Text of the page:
Sunday, December 18, 2011

The ABA Accreditation Process, the cost of Legal Education and its Impact on the Delivery of Legal Services

One way, and certainly not the only way, to view the ABA accreditation process is that it forms a cartel insofar as it restricts supply. Here, it restricts the supply of lawyers.  Like all cartels it results in distortions in the marketplace. The market evidently could absorb this for some time but they are no longer. Law schools keep churning out grads who routinely take on $200K in debt who have job prospects that do not pay them enough to adequately service the debt.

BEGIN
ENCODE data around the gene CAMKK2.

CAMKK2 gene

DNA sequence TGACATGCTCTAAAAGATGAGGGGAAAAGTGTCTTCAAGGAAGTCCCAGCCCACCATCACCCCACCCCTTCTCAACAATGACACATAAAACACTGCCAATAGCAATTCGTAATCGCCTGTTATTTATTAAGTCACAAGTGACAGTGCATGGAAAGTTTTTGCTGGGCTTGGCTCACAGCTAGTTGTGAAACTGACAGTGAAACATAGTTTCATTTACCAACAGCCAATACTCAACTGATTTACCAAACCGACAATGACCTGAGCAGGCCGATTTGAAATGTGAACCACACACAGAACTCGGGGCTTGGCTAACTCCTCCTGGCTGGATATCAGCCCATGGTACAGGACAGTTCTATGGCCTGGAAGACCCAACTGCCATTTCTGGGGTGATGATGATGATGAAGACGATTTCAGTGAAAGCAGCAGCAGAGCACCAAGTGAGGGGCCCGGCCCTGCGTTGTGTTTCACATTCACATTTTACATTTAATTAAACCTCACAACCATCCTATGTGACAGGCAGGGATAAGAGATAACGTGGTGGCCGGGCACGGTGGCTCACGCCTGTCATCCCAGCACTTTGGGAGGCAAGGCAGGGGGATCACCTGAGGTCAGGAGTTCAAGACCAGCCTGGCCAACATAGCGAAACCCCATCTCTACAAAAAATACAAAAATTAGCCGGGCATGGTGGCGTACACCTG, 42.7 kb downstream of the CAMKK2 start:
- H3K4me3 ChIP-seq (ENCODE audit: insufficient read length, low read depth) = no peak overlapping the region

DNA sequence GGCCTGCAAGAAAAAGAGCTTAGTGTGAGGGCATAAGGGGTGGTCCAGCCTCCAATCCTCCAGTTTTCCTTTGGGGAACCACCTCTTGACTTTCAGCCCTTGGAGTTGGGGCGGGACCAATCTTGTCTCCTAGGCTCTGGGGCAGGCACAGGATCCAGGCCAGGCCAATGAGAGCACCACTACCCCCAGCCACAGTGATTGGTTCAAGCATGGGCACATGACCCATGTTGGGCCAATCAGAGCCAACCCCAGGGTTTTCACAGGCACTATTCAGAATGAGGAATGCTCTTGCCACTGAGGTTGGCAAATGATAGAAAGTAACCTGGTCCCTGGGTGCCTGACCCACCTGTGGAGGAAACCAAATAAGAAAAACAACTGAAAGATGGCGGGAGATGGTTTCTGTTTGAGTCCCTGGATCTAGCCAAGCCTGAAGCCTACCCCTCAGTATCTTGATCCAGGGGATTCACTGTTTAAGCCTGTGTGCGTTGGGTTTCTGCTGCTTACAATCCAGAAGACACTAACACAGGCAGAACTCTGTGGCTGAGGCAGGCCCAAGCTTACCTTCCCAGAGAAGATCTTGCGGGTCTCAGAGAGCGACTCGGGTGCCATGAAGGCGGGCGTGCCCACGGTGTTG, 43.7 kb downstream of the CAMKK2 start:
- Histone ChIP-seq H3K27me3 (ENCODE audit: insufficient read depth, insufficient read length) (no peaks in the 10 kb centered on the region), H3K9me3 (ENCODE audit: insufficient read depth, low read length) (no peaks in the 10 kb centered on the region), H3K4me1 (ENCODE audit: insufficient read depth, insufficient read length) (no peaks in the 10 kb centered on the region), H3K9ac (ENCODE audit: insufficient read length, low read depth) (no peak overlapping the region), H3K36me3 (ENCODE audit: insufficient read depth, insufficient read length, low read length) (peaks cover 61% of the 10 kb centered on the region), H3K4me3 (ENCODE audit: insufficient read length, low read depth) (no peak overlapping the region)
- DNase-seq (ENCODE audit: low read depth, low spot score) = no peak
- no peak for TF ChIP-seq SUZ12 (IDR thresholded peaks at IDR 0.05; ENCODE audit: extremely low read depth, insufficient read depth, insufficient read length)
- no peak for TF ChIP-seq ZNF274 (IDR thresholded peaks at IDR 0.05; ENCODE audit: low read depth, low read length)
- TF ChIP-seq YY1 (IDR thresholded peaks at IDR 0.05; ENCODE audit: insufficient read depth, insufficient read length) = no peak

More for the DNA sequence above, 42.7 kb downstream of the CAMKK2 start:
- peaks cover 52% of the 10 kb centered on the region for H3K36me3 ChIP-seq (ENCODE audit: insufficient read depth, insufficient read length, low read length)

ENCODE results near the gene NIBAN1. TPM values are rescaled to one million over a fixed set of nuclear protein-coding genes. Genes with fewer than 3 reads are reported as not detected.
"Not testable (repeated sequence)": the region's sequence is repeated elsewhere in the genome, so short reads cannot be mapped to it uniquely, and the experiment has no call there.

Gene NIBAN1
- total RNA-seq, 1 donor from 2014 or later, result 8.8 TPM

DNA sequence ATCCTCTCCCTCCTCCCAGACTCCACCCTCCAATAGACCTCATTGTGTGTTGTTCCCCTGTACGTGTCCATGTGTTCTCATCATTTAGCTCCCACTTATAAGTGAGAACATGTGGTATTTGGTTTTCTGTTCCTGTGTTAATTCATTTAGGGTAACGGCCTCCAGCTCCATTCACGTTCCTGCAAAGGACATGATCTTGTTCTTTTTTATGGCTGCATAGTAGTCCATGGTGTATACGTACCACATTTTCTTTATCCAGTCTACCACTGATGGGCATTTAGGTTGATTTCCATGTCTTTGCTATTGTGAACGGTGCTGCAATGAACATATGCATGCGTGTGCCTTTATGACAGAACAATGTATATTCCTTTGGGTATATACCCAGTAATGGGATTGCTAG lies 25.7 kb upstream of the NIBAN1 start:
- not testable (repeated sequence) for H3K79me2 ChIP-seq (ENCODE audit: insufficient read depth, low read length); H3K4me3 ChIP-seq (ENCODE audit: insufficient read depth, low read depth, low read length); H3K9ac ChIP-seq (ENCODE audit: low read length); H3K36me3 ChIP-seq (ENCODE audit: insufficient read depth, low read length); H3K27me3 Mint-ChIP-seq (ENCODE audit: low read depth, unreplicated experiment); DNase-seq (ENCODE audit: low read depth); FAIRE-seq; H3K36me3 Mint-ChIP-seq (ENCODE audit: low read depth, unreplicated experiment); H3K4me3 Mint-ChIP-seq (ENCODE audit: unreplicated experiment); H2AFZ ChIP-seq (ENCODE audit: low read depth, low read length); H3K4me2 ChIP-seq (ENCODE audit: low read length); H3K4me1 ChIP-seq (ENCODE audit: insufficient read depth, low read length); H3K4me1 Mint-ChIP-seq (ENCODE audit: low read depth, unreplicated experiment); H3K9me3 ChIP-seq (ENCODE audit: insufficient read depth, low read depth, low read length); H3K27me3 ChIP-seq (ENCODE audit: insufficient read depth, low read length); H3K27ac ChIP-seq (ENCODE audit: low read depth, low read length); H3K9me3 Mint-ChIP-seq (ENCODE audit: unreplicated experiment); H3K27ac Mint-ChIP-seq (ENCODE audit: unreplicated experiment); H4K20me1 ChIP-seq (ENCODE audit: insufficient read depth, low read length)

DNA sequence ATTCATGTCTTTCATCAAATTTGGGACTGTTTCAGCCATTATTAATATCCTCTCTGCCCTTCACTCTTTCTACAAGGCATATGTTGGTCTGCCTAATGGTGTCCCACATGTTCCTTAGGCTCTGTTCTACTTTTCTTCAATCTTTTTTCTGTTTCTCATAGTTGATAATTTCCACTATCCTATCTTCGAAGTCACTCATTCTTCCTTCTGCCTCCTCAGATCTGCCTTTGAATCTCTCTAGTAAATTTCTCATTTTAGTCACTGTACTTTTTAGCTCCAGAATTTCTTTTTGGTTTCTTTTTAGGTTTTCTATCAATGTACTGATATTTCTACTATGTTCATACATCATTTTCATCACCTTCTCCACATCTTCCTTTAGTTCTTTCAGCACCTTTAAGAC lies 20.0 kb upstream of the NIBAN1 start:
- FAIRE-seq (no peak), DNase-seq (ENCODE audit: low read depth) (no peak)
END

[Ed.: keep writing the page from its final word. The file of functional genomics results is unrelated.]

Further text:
My sense is the ABA will not change, at least not soon enough. As such, I think the best hope for innovation are those states like California or Tennessee which do not require law students to sit for the bar who go to ABA accredited schools.


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